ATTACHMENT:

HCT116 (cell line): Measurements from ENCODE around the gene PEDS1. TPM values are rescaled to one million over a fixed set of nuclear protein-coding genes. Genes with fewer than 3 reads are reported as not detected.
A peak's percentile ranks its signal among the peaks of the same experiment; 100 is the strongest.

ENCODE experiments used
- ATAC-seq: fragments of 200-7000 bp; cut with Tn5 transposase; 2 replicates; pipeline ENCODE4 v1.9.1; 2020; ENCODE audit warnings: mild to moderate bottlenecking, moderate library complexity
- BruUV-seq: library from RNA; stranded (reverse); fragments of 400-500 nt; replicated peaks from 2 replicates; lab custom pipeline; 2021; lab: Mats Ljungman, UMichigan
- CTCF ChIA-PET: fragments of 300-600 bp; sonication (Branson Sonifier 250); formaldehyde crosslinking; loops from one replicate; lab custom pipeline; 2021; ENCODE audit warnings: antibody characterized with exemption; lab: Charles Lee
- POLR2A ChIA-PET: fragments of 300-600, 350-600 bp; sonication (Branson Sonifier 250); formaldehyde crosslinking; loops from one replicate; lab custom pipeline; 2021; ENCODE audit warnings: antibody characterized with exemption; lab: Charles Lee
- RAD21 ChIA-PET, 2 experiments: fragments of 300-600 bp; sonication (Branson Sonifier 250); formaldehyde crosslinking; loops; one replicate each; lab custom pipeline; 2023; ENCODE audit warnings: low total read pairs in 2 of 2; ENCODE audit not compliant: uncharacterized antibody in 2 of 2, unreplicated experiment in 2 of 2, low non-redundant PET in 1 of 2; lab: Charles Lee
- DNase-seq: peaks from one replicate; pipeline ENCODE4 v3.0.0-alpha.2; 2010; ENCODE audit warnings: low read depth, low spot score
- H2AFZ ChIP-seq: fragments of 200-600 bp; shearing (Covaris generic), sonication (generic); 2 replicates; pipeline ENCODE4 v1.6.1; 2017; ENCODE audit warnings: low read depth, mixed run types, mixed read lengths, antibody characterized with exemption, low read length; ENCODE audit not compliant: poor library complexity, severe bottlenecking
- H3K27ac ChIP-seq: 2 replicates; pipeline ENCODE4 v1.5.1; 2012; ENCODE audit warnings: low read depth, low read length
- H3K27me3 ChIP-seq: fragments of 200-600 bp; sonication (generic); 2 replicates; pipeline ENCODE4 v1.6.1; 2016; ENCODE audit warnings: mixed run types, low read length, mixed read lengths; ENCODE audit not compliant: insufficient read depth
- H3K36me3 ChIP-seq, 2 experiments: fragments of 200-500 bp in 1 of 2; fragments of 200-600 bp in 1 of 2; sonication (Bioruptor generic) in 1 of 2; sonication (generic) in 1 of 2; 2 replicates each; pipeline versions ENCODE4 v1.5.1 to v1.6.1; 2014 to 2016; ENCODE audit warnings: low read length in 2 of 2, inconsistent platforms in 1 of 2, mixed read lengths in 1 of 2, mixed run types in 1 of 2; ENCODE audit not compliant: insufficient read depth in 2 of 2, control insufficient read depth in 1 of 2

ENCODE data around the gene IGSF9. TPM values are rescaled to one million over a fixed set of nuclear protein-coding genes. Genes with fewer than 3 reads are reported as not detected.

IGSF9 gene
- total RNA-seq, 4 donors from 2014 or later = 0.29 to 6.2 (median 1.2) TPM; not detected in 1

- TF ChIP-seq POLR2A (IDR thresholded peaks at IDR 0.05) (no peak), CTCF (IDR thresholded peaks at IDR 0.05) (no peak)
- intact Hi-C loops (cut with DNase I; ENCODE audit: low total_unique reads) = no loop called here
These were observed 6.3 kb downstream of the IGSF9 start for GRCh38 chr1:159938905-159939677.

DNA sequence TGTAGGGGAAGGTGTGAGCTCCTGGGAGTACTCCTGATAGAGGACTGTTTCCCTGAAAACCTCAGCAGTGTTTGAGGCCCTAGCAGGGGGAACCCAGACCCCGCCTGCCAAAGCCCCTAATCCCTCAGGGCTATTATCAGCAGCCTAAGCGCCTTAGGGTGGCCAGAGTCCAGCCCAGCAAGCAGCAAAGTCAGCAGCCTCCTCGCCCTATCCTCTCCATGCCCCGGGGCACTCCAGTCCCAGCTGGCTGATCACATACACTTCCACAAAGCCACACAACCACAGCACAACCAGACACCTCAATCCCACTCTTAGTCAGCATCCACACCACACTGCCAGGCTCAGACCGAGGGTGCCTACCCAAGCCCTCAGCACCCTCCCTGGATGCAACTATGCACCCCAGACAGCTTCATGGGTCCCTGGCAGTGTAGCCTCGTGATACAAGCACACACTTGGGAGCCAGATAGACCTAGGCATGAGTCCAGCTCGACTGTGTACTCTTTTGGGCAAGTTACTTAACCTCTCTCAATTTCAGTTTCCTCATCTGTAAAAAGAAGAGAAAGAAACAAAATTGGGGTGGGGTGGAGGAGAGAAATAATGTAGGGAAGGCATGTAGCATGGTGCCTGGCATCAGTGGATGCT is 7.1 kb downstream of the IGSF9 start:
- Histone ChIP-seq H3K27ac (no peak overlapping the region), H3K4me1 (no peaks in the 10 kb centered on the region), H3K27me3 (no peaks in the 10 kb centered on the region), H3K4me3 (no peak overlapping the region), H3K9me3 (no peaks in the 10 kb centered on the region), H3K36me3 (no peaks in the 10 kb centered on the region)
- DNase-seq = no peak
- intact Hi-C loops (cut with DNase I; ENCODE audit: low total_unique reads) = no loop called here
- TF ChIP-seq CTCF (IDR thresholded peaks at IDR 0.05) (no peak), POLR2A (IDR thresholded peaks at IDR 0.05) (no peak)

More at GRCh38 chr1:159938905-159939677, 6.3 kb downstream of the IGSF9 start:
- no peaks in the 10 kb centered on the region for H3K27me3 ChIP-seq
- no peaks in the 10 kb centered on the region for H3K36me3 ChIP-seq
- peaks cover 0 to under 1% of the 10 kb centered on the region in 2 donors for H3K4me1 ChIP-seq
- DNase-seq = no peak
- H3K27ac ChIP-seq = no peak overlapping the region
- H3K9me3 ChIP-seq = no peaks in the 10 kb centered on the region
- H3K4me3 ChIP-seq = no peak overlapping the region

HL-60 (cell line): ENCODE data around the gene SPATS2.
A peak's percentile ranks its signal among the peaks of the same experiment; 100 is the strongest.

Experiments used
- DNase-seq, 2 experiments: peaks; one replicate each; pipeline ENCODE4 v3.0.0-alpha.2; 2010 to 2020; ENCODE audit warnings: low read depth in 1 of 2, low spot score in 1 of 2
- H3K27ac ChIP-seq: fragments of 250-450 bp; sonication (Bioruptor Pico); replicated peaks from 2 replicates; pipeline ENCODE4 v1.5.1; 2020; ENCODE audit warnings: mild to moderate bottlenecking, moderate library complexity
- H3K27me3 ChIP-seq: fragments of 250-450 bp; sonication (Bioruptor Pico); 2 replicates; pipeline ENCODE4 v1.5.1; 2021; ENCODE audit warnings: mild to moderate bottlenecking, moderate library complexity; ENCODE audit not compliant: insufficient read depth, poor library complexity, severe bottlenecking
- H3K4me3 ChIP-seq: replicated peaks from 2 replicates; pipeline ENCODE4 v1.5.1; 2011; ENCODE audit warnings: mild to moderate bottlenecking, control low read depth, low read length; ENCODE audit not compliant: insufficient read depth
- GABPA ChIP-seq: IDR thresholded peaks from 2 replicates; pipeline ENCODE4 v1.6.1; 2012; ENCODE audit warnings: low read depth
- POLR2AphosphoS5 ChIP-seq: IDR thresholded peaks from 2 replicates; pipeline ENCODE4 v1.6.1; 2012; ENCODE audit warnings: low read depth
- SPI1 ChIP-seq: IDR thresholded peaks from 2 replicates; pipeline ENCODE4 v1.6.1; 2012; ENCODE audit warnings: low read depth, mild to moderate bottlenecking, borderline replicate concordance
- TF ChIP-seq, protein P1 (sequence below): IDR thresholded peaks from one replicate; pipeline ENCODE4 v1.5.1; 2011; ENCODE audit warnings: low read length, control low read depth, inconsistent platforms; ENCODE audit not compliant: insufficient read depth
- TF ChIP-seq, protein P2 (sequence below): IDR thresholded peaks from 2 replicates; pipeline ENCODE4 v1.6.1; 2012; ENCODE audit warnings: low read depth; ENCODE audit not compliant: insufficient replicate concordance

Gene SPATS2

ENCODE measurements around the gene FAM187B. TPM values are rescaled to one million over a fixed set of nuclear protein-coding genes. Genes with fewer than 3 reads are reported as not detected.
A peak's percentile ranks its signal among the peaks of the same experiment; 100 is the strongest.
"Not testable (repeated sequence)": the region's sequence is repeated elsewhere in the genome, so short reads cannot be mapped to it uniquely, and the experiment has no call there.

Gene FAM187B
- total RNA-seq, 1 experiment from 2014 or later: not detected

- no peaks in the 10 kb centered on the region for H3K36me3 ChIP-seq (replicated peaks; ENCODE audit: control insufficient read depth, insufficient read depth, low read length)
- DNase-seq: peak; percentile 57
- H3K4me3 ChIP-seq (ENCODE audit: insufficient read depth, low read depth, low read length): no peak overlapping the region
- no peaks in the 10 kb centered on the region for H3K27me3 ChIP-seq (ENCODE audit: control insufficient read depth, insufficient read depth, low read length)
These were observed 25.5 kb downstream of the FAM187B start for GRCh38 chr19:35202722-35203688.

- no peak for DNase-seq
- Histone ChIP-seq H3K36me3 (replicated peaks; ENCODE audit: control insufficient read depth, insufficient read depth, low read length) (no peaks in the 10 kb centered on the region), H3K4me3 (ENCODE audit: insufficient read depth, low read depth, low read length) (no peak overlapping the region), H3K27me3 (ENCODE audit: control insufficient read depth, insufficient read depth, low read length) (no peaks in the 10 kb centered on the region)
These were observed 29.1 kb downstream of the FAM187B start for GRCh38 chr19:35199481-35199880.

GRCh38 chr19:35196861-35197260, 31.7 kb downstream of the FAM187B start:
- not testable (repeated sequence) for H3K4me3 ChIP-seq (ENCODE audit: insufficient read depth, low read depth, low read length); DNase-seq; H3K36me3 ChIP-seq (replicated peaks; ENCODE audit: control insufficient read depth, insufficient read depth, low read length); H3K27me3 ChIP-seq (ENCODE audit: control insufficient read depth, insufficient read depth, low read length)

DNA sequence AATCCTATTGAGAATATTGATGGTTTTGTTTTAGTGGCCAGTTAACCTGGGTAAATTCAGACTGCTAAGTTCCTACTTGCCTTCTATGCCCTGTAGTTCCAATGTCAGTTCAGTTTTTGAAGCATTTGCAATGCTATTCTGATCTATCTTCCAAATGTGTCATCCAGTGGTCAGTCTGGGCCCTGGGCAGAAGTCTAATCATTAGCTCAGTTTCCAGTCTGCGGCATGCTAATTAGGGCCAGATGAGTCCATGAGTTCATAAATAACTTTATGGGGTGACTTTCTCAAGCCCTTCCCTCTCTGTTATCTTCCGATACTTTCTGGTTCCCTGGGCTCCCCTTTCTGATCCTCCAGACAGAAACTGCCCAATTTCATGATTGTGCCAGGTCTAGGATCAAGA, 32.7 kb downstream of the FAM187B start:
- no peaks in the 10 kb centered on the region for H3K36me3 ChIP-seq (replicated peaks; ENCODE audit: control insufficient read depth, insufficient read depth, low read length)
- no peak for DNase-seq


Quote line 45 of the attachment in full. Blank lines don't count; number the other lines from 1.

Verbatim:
Gene SPATS2